Osteoporosis Doesn’t Only Affect Women and the Elderly
Considering osteoporosis as a bone disease affecting mainly women, and being cautious with it only when you are getting old are misleading myths. Osteoporosis is not only a threat for women and the elderly. The risk of osteoporosis can emerge from many factors, thus all people can suffer from it.
Brittle bone or osteoporosis is a symptomless and long-running disease caused by the gradual deterioration of bone density. If it is not detected and treated early, the bones become weaker and more brittle, making it more susceptible to fracture. Bone fracture occurring from osteoporosis can cause pain and even death. Furthermore, this condition requires high-cost treatment.
Habitual drinking and smoking, lack of calcium and vitamin D intake, lack of physical activity, and others make men have the similar risk of osteoporosis as women. Apart from that, eating disorder and excessive physical training as experienced by young women who are active in sport, ballet, gymnastics, and highly value low bodyweight make them have similar risk.
Rickets due to lack of vitamin D, less intake of calcium, being a vegetarian or current corticosteroid treatment for asthma can also put children at risk for developing osteoporosis. Therefore, now this should be the right time for all of us to start anticipating osteoporosis, particularly if we have a high risk.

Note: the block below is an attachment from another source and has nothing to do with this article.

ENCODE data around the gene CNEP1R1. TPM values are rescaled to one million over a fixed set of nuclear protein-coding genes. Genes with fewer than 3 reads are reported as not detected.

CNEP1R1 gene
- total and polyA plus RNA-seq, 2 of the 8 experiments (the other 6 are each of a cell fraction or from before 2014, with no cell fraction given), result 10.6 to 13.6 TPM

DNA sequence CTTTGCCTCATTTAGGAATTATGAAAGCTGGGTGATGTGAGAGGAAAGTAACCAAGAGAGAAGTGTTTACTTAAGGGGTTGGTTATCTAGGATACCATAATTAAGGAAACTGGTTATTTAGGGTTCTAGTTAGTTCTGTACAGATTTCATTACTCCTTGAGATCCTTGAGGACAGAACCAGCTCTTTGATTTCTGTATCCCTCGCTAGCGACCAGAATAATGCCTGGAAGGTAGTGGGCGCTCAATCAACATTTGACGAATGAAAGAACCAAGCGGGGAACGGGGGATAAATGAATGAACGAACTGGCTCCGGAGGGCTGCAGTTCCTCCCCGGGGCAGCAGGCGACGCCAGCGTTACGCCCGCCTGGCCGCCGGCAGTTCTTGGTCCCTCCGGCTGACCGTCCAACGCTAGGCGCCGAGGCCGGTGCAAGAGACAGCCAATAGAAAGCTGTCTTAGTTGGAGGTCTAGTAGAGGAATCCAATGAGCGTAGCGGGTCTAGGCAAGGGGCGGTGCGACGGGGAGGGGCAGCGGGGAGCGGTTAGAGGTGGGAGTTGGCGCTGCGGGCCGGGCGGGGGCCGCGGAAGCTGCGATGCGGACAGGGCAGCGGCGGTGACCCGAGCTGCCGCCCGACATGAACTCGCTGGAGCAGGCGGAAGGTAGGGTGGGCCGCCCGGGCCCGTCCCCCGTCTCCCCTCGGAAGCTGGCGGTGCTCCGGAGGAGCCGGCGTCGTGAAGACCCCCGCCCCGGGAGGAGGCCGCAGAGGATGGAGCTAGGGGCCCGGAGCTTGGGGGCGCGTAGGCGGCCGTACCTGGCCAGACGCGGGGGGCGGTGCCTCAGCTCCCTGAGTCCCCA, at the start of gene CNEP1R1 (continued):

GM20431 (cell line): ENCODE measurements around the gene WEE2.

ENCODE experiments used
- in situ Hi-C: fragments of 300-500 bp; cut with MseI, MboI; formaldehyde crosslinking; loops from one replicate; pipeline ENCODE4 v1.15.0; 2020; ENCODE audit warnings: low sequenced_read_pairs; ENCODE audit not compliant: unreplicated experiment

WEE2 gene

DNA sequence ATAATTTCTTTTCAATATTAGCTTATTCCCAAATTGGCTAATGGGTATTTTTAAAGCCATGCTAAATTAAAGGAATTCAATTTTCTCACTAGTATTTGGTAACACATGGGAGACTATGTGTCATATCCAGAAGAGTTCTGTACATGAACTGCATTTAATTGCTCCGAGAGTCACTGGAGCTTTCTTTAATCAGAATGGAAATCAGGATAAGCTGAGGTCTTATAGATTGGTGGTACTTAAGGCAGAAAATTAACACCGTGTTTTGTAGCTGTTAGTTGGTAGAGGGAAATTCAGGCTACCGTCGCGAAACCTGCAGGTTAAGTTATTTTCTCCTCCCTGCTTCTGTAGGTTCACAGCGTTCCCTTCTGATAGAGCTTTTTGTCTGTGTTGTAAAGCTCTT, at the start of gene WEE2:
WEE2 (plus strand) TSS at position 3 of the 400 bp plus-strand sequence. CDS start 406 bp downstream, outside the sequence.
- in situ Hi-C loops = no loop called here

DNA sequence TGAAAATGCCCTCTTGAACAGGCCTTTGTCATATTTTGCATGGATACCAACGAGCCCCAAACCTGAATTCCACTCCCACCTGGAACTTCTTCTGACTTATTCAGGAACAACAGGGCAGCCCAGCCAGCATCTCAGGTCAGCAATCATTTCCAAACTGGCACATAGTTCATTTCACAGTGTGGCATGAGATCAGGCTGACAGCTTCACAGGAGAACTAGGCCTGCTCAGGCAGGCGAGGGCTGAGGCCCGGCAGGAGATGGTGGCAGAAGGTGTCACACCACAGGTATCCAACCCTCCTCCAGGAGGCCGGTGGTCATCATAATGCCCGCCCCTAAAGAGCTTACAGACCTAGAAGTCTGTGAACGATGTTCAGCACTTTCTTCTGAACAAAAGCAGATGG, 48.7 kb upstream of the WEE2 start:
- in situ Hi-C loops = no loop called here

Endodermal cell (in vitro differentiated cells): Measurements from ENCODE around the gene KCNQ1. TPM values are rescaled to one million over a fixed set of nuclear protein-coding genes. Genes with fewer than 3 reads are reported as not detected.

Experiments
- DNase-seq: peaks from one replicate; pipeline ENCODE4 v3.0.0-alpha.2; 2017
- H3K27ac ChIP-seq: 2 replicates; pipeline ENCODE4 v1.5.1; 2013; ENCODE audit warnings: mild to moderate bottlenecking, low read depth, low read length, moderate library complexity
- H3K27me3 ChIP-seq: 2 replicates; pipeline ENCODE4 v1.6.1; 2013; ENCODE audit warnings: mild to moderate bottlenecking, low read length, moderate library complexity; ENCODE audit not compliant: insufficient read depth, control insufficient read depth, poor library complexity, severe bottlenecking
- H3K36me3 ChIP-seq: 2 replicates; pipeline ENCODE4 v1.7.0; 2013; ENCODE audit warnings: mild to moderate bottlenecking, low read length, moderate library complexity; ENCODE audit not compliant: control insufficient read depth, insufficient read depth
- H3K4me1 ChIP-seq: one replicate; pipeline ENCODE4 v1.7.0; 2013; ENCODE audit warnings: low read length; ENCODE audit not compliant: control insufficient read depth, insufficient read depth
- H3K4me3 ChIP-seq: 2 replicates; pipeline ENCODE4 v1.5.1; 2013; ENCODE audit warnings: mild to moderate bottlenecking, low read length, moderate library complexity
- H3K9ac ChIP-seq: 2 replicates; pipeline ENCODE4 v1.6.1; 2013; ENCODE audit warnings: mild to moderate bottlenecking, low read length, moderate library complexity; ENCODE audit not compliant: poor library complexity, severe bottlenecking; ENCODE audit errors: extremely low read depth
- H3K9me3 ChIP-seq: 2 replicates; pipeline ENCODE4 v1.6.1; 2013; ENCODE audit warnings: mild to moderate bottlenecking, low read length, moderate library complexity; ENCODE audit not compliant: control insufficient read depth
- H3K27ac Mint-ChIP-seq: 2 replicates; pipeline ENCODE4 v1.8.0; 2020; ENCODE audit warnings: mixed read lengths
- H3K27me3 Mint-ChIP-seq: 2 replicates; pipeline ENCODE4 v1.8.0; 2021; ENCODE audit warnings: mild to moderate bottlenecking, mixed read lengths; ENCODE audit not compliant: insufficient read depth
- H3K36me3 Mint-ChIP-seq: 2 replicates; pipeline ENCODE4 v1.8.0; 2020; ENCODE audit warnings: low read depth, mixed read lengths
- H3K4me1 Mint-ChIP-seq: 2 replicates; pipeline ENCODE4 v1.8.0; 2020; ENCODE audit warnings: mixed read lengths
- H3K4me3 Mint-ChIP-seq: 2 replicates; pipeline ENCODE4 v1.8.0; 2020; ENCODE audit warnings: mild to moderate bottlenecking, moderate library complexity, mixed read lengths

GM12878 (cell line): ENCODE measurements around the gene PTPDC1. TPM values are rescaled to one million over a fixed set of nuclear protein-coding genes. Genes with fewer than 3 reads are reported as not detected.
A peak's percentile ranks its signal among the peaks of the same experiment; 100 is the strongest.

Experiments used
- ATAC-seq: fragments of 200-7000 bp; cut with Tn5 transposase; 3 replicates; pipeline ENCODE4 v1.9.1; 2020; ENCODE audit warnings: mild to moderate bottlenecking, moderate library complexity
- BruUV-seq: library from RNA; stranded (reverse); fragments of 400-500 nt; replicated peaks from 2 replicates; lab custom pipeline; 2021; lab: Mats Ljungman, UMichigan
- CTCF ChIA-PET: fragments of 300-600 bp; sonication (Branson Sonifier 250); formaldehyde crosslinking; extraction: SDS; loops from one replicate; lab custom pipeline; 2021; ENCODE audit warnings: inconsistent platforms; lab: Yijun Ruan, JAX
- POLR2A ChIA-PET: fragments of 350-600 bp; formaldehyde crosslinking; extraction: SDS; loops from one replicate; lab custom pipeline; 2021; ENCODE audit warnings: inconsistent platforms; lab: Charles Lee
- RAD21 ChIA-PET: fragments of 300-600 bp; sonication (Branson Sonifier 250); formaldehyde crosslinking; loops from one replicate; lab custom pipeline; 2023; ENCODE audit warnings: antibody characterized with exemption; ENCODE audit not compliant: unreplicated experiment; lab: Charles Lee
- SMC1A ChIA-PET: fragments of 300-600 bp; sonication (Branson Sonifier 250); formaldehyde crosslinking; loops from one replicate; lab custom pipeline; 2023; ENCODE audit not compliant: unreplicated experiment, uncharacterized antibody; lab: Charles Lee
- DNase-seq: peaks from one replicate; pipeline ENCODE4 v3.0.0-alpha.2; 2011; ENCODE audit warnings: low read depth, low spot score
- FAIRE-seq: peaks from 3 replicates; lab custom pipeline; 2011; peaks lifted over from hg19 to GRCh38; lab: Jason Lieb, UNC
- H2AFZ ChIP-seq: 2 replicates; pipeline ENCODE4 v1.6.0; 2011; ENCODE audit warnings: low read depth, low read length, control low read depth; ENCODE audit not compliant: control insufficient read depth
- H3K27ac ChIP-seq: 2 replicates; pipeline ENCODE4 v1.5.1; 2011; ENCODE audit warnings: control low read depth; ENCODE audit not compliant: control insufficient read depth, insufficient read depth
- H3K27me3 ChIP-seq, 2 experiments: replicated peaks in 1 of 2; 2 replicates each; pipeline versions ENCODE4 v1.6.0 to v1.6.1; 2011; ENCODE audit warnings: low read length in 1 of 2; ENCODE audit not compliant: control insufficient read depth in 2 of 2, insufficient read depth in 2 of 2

Osteoporosis risk assessment will be better if supplemented with bone density tests. One of those tests is the bone biochemical marker analysis. Biochemical marker analysis is a blood test capable of assessing the formation and deterioration of bone as well as the balance between those two. If the resorption or breaking down process of bone is more dominant than the formation of new bone, the bone density will decrease rapidly and the risk of having osteoporosis in the future will occur.
Bone biochemical marker analysis includes C-Telopeptide (CTx) and N-MID Osteocalcin. C-Telopeptide (CTx) analysis functions as an assessment for the breaking down of bone, while N-MID Osteocalcin can assess the formation of bone. If the result of bone biochemical marker analysis indicates that you have a high risk of osteoporosis, consult a doctor. If required, the doctor will ask you to take a follow-up test such as the bone mineral density (BMD) to determine the density level and condition of bone.